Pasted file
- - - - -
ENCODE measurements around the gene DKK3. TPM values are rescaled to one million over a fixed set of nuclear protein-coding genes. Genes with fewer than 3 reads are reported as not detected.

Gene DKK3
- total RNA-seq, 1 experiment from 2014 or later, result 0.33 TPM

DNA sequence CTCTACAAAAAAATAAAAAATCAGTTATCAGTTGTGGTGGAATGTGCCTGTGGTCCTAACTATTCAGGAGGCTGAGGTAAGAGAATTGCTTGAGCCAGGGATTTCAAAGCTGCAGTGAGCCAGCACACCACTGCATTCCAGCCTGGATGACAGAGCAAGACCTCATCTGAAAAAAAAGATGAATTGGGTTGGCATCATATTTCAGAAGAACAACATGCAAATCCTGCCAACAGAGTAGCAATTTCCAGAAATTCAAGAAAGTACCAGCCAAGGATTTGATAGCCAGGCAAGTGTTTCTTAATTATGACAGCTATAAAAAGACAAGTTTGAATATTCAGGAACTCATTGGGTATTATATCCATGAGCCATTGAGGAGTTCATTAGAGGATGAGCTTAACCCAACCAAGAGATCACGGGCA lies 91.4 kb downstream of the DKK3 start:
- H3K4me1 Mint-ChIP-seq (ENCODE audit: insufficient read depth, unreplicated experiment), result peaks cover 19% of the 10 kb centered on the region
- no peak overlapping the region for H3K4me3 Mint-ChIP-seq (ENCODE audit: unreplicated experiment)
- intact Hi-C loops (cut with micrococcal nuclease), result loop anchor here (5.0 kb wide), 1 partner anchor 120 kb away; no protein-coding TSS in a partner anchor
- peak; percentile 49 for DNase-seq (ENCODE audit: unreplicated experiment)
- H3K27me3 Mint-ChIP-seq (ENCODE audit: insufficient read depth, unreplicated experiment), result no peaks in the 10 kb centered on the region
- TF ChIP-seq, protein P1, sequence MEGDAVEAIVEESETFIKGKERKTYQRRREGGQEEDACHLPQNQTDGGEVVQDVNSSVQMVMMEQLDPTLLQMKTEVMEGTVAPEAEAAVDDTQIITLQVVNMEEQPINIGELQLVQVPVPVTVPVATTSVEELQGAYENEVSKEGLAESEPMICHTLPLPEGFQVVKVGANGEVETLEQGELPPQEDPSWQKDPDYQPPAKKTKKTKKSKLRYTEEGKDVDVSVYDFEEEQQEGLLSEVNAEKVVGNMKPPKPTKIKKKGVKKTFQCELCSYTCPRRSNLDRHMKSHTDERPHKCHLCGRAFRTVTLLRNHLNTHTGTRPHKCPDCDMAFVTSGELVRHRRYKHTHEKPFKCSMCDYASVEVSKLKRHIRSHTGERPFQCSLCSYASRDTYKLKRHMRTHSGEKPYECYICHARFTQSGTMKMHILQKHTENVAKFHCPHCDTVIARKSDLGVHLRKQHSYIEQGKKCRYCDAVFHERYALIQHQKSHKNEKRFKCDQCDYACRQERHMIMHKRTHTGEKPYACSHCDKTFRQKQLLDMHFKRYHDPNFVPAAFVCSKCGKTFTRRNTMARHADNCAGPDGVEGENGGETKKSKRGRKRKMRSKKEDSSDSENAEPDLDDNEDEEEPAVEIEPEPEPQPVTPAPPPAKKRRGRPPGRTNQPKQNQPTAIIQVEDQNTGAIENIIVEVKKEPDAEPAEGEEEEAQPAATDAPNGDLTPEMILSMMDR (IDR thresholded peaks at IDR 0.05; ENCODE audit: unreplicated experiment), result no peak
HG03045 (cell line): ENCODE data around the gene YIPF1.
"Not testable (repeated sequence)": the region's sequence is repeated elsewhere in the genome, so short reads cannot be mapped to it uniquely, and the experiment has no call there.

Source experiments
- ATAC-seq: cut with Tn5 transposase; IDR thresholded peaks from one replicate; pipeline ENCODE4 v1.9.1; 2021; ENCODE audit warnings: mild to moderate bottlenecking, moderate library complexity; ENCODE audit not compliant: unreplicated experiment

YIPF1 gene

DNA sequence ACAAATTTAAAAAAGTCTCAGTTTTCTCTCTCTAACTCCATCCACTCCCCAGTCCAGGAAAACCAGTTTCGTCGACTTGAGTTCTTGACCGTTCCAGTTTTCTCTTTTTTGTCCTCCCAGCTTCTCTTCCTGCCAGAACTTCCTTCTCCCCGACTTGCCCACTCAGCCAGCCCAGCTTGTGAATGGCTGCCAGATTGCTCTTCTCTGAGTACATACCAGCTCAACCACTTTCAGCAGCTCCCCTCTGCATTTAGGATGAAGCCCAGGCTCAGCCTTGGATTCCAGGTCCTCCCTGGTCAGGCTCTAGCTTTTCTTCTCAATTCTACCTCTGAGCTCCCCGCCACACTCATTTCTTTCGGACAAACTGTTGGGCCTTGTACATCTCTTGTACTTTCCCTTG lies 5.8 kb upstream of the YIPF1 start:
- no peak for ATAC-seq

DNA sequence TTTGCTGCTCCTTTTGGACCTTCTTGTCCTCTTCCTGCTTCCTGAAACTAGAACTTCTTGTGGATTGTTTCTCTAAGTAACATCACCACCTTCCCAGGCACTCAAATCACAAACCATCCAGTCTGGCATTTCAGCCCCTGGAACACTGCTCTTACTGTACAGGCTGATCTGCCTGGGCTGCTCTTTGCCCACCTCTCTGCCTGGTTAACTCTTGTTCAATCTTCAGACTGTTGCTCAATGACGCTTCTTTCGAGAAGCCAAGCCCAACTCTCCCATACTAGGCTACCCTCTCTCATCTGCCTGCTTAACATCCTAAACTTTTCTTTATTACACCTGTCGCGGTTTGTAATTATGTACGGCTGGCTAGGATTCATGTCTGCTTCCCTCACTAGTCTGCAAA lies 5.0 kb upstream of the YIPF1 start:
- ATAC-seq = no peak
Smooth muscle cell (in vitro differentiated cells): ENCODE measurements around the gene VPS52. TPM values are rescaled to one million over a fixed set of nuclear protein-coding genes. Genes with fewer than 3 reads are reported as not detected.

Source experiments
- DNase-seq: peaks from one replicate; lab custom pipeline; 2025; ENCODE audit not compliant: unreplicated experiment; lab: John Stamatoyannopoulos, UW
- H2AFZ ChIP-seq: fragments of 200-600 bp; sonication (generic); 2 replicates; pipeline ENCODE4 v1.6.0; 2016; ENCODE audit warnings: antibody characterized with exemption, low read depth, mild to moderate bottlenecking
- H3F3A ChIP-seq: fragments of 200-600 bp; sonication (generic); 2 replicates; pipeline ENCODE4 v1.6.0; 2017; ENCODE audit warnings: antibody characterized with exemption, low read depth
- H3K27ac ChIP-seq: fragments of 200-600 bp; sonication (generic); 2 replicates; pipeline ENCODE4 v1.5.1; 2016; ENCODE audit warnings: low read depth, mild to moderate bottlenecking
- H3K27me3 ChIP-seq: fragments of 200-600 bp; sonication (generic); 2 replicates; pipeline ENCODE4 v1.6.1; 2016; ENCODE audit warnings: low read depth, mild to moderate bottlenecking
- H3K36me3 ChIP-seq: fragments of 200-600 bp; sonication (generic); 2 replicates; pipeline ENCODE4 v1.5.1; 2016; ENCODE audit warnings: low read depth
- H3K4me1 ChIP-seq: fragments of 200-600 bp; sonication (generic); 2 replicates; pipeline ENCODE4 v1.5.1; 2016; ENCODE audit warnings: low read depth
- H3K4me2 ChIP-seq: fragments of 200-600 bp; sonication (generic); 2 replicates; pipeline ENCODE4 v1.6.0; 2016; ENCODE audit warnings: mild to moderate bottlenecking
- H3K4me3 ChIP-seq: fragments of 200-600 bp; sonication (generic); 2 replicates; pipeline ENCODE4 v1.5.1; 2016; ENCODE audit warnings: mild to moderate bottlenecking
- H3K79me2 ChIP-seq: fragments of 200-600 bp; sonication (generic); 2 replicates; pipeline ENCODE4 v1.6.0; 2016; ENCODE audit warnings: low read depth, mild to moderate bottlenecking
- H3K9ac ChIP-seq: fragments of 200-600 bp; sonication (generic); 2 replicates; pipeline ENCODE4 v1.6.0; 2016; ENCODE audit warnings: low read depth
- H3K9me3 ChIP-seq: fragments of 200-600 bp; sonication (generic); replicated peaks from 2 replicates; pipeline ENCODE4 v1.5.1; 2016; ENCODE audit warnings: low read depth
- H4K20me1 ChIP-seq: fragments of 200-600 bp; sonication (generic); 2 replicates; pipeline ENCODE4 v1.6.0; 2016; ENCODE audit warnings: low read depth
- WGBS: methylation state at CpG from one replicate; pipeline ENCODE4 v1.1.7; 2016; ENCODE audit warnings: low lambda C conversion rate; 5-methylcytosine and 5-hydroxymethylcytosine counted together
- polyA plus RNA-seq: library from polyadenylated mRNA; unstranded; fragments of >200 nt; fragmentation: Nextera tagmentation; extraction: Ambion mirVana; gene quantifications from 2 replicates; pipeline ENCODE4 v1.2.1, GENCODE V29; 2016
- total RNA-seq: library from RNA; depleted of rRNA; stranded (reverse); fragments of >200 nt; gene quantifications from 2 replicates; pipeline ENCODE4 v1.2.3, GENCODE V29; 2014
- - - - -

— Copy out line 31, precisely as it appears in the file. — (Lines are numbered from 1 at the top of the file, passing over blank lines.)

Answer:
- H3K79me2 ChIP-seq: fragments of 200-600 bp; sonication (generic); 2 replicates; pipeline ENCODE4 v1.6.0; 2016; ENCODE audit warnings: low read depth, mild to moderate bottlenecking